I am pleased to say that there are a whole variety of potential technology solutions in the Latrobe Valley including carbon caption storage which we also committed money to in trying to guarantee the future of the Latrobe Valley. In terms of the contract-for-closure process, obviously there are a range of issues of a commercial-in-confidence nature. I can also say that a number of the applicants—as has the government—have negotiated in good faith. They are interested in assessing whether or not it is possible within the envelope provided by government to enter into an agreement over time to reduce the emissions in the Latrobe Valley in terms of the high-emitting nature of the Latrobe Valley. No-one can deny that in relative terms the emissions out of a coal fired power station in Victoria are significantly higher than most other coal fired power stations in Australia.
Hence, we also have the approach to technology of how to reduce the moisture content and, in doing so, reduce the emissions. With respect to the contract-for-closure process, if we make the breakthrough in technology, who will know what we will get out of the contract-for-closure process? There is an envelope and I will not go beyond the envelope because our assessment of what is value for money in terms of those existing power stations. Should one power station, for example, close, a change on technology can guarantee the future life and even potentially extend the life of other coal fired power stations because of the potential capacity to reduce emissions.
These processes and negotiations are continuing, including with HRL and Energy Brix. I had further discussions today including, I might say, with the Victorian government to assess all available options. The real issue is: how do we assist the Latrobe Valley in creating a new future. I remind the honourable member that, under a direct action of his own coalition party room's policy at the last election, their intent to close power stations in the Latrobe Valley was absolutely reflected in direct action. I am reminding him of the policy at the last election—he was a candidate at the last election—
Mr Chester interjecting—
Mr MARTIN FERGUSON: It would be done by using consolidated revenue, which would close the Latrobe Valley because the coalition at the time also appreciated—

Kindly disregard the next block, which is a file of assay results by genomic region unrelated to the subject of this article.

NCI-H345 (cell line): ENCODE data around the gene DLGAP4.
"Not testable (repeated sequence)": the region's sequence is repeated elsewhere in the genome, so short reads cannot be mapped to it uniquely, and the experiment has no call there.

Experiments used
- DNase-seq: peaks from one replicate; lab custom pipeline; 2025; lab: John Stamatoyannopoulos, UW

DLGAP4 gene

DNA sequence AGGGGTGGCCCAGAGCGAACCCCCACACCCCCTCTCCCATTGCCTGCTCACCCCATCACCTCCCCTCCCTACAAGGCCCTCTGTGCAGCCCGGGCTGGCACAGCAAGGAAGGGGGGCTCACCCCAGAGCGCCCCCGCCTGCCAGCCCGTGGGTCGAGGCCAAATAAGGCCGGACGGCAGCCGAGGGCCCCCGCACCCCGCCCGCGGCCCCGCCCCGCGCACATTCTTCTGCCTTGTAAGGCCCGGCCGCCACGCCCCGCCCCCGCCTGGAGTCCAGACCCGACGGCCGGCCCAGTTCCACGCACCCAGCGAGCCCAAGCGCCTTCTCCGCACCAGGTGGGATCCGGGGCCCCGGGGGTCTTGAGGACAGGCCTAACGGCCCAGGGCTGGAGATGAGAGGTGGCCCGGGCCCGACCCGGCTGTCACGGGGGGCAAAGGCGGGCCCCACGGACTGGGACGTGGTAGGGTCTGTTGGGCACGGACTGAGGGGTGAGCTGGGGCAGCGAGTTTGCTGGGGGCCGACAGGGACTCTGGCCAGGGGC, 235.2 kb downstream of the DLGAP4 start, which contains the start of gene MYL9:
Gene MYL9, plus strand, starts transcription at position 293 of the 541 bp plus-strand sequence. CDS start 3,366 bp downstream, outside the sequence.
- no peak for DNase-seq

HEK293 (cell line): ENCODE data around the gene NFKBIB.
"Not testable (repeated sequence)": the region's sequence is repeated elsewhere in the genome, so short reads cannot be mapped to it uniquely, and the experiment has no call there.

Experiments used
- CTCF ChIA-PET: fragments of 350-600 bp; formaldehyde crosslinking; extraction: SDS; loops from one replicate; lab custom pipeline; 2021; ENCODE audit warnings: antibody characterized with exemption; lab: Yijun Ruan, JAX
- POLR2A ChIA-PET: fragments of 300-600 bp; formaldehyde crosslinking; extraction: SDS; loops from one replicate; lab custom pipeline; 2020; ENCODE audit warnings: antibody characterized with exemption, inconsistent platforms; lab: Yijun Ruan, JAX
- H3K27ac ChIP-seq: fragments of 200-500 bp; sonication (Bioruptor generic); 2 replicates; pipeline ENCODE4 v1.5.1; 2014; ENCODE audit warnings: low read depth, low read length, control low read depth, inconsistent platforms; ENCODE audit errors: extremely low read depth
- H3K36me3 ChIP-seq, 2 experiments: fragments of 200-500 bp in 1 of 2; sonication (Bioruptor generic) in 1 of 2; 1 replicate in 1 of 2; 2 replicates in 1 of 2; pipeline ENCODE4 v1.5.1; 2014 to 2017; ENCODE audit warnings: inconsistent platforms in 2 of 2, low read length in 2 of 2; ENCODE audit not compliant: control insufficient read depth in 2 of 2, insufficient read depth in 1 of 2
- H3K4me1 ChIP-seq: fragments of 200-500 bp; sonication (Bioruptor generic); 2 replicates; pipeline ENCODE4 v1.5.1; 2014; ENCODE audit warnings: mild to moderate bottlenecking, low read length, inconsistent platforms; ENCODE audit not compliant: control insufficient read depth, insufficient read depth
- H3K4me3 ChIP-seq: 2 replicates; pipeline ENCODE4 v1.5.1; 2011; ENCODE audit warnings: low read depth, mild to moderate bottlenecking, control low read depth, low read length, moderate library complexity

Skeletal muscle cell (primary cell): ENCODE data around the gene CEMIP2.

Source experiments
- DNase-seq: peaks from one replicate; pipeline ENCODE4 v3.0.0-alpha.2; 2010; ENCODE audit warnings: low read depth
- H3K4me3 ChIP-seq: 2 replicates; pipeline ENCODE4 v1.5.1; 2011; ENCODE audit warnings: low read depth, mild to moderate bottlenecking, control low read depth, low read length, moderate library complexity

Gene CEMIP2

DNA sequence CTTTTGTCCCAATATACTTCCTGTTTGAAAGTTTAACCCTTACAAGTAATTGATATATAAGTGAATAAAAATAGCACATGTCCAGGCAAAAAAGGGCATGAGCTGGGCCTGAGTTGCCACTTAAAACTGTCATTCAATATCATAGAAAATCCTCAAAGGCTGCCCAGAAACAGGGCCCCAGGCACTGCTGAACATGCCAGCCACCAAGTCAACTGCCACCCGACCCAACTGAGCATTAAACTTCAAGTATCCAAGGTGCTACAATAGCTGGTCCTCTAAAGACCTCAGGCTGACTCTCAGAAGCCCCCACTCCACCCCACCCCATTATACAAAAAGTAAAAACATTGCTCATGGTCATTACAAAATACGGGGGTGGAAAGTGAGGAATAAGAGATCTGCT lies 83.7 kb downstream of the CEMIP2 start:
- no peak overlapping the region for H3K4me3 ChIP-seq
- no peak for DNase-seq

Mr Chester interjecting—
The DEPUTY SPEAKER: Order!
Mr MARTIN FERGUSON: If possible, we had to work on a technological front to reduce the emissions and to guarantee the Latrobe Valley a future. That is what I am consumed with and that is why I have a close working relationship with my Victorian counterpart, the minister for regional development, and with Mr Ryan the Deputy Premier of Victoria.
The DEPUTY SPEAKER: Have you concluded your answer, Minister?
Mr MARTIN FERGUSON: Yes. If he gets his time, he could ask another question.
The DEPUTY SPEAKER: Does the member for Gippsland seek to ask a question?
Mr Chester: Yes, if that is okay, Mr Deputy Speaker.
The DEPUTY SPEAKER: Minister, will you allow a question?
Mr MARTIN FERGUSON: Of course.
Mr CHESTER: Very briefly, Minister, in your comments you referred to the fact that Latrobe Valley coal could not be exported and perhaps used in China, India, Korea and Japan. If it is okay for the Latrobe Valley coal to be used in those contexts, why is it not okay for Latrobe Valley power station workers to keep their jobs?
Mr MARTIN FERGUSON (Batman—Minister for Resources and Energy and Minister for Tourism) (18:24): Consider my answer. I refer to the technology which reduces the moisture content therefore, potentially, makes it exportable because it is no longer combustible. It also means the end use has low emissions, be it in Australia or overseas. My answer also referred to the fact that, if you get the necessary break from technology for whatever power stations that may continue operation in the valley, it makes them lower emitting; therefore, more viable under a carbon tax regime.